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Narc Magazine, 'A Song for Ella Grey' Pilot Theatre by Lena Moss

Narc Magazine, 'A Song for Ella Grey' Pilot Theatre by Lena Moss

A Song For Ella Grey brings the magic and mystery of David Almond’s novel to life on stage, through persuasive performances, minimalist staging and moving music. Bringing the Greek myth of Orpheus and Eurydice into a present day North East setting, we follow a teenage friendship group as they navigate into their beckoning futures.

The production opens with these friends; Claire (Olivia Onyehara), Angeline (Beth Crame), Sam (Amonik Melaco), Jay (Jonathan Iceton) and Ella Grey (Grace Long) as they discuss the approaching exam season and wonder what lies beyond it. Light, soft, bed-like staging plays host to playful and casual chatter between the friends that feels immediately homely. Unsurprisingly, it is the unmapped destinations beyond their comfortable reality that is especially exciting to these teenagers. They take initial steps towards the unknown during a group trip to Bamburgh beach, minus Ella whose strict parents won’t allow her the freedom to go.

What is initially so enticing about the ambiguity ahead of them, later becomes darker, frightening, yet even harder to turn away from. The enigma that envelopes their futures and the world they inhabit is represented in their meeting with Orpheus, whose shadowy form on stage manages to be a commanding, yet intangible presence. It is through Orpheus that the music, a true highlight of the show composed by Emily Levy with additional live performance by Zak Younger Banks, is introduced. Developing alongside the other characters, we’re taken on a journey as simple sounds become charming fragments of music, which later become structured songs with poetic lyrics.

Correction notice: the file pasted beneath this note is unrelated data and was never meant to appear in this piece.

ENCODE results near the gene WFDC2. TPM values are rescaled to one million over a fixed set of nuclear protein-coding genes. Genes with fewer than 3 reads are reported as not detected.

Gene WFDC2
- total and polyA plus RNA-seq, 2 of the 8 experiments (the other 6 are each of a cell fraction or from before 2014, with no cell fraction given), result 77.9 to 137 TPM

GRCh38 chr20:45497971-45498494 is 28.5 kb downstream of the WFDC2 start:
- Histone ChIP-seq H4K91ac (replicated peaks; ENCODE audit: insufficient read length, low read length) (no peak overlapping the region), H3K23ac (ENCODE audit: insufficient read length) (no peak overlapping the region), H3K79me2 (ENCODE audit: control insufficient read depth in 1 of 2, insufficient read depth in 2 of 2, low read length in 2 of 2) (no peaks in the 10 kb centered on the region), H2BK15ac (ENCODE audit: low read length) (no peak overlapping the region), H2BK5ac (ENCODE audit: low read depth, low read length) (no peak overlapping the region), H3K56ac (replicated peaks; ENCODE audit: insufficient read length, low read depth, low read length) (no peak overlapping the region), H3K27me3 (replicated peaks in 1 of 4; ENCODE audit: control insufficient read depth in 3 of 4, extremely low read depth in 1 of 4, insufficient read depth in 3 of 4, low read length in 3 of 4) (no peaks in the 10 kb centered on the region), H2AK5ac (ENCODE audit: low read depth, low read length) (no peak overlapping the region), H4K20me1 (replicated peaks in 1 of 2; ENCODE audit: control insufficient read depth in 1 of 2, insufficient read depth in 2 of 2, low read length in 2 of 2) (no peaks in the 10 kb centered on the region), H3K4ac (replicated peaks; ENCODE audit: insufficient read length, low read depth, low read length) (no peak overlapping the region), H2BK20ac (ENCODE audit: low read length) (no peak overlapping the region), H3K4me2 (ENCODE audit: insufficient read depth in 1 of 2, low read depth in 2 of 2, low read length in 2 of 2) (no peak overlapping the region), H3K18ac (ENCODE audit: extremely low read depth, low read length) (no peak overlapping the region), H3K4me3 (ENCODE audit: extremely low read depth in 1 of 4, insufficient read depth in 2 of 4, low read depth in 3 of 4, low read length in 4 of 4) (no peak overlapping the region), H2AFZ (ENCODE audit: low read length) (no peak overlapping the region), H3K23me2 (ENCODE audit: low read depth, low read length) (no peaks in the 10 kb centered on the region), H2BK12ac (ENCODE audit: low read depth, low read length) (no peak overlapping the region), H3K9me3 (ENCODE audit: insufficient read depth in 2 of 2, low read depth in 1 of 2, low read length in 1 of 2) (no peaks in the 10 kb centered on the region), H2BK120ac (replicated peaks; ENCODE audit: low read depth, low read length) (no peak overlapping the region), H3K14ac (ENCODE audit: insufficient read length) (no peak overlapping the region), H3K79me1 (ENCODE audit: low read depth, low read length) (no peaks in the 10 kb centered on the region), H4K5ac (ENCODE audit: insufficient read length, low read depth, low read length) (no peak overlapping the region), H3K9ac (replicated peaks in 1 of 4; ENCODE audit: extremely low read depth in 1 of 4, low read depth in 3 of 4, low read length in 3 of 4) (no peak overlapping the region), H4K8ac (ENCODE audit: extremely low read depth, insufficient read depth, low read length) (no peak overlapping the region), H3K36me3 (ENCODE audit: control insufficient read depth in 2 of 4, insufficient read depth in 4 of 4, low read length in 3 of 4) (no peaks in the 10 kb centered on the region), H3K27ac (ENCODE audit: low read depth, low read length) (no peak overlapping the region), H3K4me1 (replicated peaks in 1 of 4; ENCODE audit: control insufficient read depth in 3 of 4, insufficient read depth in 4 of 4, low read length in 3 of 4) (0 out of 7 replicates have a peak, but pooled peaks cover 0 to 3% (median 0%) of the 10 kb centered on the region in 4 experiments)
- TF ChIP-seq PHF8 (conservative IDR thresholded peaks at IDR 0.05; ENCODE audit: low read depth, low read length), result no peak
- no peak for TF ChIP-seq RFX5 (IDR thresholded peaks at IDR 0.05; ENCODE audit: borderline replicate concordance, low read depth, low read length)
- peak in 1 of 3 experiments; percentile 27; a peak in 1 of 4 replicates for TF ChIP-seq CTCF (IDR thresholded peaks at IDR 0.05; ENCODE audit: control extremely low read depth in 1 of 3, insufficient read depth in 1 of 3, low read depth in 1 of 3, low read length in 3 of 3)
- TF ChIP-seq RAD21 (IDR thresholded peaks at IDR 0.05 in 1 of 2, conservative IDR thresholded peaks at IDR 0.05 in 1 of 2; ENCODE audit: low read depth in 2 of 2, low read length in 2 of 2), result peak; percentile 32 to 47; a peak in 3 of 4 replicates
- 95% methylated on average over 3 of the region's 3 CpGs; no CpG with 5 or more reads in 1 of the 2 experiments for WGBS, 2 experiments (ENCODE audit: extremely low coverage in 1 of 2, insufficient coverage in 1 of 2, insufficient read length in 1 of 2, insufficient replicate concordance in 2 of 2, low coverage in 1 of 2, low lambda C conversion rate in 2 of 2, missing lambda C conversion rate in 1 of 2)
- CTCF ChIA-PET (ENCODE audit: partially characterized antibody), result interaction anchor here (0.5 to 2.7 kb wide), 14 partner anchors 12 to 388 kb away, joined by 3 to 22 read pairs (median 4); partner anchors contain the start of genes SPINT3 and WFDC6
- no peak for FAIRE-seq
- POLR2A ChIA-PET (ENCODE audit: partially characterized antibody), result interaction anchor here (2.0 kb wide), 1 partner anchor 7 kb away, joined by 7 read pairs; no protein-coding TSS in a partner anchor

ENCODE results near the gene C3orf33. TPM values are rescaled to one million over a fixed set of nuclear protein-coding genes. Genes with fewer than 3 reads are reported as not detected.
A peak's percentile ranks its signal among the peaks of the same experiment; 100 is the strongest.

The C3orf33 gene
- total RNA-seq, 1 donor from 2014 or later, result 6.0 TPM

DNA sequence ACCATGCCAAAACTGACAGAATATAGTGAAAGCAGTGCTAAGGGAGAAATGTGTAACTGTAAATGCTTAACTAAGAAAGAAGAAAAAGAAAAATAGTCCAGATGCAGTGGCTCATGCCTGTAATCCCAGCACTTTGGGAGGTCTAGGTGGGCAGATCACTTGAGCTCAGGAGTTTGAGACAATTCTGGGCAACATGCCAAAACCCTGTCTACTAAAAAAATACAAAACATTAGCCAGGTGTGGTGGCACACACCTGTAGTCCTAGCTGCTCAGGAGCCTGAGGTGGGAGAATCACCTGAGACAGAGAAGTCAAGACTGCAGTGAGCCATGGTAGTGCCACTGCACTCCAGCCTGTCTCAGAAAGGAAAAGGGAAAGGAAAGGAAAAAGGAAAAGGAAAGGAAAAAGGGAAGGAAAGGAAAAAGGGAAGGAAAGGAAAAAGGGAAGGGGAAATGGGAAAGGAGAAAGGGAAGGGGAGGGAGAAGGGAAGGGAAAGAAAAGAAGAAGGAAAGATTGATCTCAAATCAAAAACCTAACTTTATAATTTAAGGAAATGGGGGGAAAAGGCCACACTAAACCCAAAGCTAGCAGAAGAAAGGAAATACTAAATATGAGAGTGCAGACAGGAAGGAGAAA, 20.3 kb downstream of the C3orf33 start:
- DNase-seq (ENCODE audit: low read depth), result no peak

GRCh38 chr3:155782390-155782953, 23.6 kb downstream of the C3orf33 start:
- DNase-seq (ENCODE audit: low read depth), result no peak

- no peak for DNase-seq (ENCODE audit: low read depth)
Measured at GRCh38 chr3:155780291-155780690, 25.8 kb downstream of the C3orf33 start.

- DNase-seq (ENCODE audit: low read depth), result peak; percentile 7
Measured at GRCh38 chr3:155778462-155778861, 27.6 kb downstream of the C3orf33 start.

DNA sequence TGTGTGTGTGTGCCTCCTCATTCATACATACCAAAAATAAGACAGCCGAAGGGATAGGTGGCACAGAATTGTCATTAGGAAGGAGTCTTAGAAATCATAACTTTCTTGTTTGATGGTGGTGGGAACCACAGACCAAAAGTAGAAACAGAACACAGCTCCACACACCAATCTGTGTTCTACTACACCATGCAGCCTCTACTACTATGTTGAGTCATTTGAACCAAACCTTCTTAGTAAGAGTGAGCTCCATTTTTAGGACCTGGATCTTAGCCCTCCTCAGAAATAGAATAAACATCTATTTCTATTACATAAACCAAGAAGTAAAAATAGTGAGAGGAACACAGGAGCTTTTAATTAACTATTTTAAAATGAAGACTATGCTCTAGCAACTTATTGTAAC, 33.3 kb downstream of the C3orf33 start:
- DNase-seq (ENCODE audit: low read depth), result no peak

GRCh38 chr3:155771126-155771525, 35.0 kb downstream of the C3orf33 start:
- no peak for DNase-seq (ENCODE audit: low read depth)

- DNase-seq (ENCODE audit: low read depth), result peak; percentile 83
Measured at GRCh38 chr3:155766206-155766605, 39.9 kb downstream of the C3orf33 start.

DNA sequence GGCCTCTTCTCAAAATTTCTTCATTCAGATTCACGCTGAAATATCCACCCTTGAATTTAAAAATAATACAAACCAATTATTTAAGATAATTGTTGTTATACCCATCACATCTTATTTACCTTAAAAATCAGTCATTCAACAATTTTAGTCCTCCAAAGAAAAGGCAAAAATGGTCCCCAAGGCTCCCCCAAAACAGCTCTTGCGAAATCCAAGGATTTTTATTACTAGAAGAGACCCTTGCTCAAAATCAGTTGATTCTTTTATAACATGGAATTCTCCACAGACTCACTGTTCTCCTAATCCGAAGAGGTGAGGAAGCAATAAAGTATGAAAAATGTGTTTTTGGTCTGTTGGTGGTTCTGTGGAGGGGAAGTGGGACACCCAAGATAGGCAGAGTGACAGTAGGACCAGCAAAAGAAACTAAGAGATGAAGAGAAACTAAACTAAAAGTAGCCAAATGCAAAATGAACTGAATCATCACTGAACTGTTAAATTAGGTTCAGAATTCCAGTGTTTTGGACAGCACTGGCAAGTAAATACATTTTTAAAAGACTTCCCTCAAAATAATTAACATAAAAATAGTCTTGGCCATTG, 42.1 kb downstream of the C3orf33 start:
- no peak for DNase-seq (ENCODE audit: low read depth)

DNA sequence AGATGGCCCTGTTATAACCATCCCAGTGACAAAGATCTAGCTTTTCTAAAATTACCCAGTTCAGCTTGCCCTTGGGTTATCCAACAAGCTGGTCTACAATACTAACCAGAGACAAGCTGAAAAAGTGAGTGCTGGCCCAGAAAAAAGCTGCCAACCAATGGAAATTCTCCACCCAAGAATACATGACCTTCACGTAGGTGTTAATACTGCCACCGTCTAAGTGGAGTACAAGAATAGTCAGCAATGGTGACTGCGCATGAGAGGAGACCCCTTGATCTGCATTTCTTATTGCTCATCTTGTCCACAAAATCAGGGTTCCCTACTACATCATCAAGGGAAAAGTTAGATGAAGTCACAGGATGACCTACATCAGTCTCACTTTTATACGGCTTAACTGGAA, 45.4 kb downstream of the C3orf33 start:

To counteract the dreamlike sequences there are plenty of grounding moments, especially in the first act, where the contemporary North East setting feels instantly recognisable in playful scenes where dual-role acting from the core cast sees them also embody the persona of school mates, teachers and parents with impressive ease and good humour. These somewhat formulaic secondary characters do have their own surprises, but it is the leading five teenage characters that are not to be underestimated. Over the course of the story, through convincing performances from all five of the cast members, you observe them as quick, witty, charming and accepting individuals, open to and capable of immense growth.

In the second act, the pace and drama heightens as the stakes are raised and the characters delve deeper into a mythical existence. It is here where the themes of love, loss, yearning and grief intensify and that Pilot Theatre’s production is at its most compelling. The vast, epic and often abstract nature of these topics, are reflected by the depth of the fabled world created on stage.

By the show’s close, the teenagers who originally dreamt of Greek islands and Italian sun, have learnt that they do not have to travel to find a world where things happen. It is right here; exciting, dangerous, gentle, loving, enticing, magical and lapping at our own North East shores.